Diet-to-Go Blog
  1. Chocolate & Other Surprisingly Heart-Healthy Foods

    Few health claims can compare to that exciting moment when nutrition experts gave us an excuse to eat chocolate. The basis of this once-surreal suggestion: research studies demonstrated that the antioxidants found in cocoa beans can indeed protect heart health by lowering blood pressure and reducing the cell damage that causes heart disease!

    But before you start feasting on Hershey’s milk chocolate for “medicinal reasons” know this: for heart health you need to be sure to eat the dark chocolate varieties that have a cocoa content of at least 70%. Otherwise, the benefits melt away in your hands and not in your mouth.

    So when it comes to chocolate, the rule of thumb is the less processed, the better.

    To commemorate National Heart Month, here are other foods that, although not as indulgent as chocolate, offer similar surprising benefits for heart health.

    Other Surprisingly Heart-Healthy Foods


    When used in place of animal proteins, beans, peas and lentils have been shown to protect heart health by reducing saturated fat intake from high fat meats and dairy. Unlike their meat counterparts, these nutrition powerhouses provide protein and fiber without any cholesterol and contribute little fat. Substitute beans for meats in recipes or boil a variety of them together and mix with other vegetables for a protein-packed salad.



    Although not much of a secret, it is still shocking that nuts are actually a super heart-healthy treat. Nuts were shamed for their high fat content until several studies revealed that regular nut consumption significantly lowers your risk for heart disease. While nuts themselves may be small, they are packed with heart-healthy unsaturated fats, fiber and vitamin E which can improve cholesterol and increase cardiovascular health. But beware: nuts are also crammed with calories. Be sure to stick to the recommended portion (1.5 ounces per day, most days of the week) and follow an overall heart-healthy diet to reap the benefits.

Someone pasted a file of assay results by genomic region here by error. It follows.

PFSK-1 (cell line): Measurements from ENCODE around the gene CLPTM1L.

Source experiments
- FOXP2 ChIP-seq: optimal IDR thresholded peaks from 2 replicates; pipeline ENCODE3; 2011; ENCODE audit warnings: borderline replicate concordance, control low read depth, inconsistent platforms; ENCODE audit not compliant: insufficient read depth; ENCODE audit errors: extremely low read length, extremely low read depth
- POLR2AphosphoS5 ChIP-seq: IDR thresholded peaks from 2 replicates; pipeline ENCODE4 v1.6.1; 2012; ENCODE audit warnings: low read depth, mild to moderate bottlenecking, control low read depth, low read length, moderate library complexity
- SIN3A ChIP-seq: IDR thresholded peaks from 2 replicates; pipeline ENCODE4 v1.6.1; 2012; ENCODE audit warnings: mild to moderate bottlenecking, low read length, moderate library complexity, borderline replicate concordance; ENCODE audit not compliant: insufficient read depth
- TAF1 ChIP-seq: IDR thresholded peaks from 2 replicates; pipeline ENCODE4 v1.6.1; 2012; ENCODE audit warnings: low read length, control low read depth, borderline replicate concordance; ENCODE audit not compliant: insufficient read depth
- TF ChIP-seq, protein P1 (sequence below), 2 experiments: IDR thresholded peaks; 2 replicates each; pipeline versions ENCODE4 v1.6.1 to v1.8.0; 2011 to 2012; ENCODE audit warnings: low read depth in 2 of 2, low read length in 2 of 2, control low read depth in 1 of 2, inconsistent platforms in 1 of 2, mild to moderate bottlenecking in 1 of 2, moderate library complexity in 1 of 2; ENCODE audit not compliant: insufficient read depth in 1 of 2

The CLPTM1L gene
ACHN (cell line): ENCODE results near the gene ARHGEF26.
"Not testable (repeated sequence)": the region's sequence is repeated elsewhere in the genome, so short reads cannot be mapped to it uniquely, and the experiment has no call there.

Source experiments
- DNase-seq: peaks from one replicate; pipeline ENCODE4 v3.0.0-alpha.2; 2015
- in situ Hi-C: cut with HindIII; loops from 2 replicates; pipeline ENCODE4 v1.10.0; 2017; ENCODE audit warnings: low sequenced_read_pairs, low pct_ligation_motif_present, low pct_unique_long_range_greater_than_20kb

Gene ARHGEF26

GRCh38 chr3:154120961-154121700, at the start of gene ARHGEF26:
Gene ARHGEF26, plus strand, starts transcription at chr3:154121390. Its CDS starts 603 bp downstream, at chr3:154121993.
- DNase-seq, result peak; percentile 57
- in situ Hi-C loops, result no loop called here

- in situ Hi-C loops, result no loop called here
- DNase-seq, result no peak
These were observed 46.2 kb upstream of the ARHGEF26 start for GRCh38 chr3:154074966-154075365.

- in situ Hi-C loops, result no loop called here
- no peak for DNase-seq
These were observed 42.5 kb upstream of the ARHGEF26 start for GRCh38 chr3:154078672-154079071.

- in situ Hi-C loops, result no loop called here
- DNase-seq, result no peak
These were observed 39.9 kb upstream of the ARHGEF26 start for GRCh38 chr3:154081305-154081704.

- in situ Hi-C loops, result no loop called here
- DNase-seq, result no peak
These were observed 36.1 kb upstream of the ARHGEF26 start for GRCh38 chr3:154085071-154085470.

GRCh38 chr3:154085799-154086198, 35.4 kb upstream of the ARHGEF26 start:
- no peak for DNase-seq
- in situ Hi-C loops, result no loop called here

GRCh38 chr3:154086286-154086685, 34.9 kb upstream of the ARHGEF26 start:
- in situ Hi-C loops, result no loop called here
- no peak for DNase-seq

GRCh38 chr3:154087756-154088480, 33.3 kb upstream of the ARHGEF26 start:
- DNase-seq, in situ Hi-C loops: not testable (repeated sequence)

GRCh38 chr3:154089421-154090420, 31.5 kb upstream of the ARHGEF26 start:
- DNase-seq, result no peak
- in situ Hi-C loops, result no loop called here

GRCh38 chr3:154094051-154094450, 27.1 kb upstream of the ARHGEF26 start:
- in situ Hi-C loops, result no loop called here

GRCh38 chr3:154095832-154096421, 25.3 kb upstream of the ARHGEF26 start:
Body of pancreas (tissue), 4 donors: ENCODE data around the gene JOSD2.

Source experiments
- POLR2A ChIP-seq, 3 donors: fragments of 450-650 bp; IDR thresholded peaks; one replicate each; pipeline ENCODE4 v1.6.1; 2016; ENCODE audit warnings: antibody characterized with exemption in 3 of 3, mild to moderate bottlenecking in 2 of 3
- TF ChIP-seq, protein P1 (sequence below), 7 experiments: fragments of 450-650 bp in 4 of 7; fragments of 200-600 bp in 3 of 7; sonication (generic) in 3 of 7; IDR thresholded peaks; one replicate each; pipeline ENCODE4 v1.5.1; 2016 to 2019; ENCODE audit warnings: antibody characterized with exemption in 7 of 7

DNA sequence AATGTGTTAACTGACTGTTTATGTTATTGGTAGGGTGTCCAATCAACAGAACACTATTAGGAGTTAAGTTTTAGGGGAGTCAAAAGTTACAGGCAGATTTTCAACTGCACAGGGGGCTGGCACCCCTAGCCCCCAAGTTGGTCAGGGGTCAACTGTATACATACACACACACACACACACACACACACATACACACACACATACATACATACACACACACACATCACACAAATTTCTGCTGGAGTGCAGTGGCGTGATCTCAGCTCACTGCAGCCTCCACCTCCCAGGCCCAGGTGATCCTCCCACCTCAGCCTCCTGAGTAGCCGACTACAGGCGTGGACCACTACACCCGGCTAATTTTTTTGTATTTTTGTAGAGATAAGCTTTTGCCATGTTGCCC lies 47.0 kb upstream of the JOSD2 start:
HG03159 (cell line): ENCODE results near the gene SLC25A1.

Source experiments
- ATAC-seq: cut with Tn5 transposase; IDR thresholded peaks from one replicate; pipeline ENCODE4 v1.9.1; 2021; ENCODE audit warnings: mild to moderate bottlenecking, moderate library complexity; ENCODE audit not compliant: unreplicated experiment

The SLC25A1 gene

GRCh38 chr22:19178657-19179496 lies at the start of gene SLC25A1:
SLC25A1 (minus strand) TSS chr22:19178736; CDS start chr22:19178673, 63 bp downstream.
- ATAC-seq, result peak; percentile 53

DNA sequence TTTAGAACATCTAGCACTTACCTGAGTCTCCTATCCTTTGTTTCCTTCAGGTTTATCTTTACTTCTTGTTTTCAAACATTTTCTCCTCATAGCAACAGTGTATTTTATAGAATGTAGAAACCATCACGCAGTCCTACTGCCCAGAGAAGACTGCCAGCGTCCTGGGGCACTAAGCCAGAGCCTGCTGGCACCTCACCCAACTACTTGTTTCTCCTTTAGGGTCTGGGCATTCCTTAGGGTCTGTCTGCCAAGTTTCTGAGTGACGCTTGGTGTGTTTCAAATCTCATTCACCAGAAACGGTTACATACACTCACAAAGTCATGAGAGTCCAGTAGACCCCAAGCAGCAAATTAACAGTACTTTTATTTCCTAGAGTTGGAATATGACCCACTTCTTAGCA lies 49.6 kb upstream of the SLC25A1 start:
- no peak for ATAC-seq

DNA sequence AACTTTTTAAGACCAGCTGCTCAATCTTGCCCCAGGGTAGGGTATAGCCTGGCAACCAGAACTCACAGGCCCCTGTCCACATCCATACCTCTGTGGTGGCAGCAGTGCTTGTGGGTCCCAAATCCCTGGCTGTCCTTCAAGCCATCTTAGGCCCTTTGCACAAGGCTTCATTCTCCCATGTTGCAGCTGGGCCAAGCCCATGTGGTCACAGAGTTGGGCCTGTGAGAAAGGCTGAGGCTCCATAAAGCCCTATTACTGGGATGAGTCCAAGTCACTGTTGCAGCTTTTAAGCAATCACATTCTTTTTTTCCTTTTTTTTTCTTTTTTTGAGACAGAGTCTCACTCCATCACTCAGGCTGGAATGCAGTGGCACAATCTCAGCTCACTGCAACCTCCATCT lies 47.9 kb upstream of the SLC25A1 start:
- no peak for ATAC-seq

Fresh herbs

    Get creative with your cooking by using fresh herbs like rosemary, sage, oregano and thyme, which are all rich in heart-healthy antioxidants. Fresh garlic and cayenne pepper have also been shown to improve circulation. Replace salt and fat in recipes by seasoning with a mix of herbs to make your dish even heart-healthier.



    This fruit is high in monounsaturated fat which can lower your risk of heart disease by raising your good cholesterol (the HDL cholesterol). Avocados also contain a natural plant sterol that can lower total cholesterol. Additionally, these fruits are rich in folate and vitamin E, which are both associated with lower incidence of heart disease. Surprising uses: Add two tablespoons of mashed avocado on top of a sandwich or bagel in place of high fat spreads or cheeses.



    Oats are high in soluble fiber, a substance that can help clean your blood vessels by picking up bad cholesterol (the LDL cholesterol) that sticks to blood vessel walls. This clogging collects over time, causing a narrowing of the arteries that is bad for heart health. Make oatmeal a regular way to start your day and top these grains with berries, flaxseed or nuts to maximize heart-healthy benefits.



    Salmon and other cold water fish are rich in omega-3 fatty acids and can protect your blood vessels by reducing inflammation and lowering triglycerides. The American Heart Association recommends eating 3 ounces of fish at least twice a week for improved heart health.

    Rebecca Mohning is a Registered Dietitian and an Exercise Physiologist who believes that we can change our metabolism and achieve optimal health through proper nutrition and regular exercise. She has a Master's Degree in Exercise Physiology and a Bachelor's of Science in Dietetics from Iowa State University. She is a certified Personal Trainer by the American College of Sports Medicine. She specializes in weight management, performance nutrition, and eating disorders.

    Diet-to-Go Nutritionist
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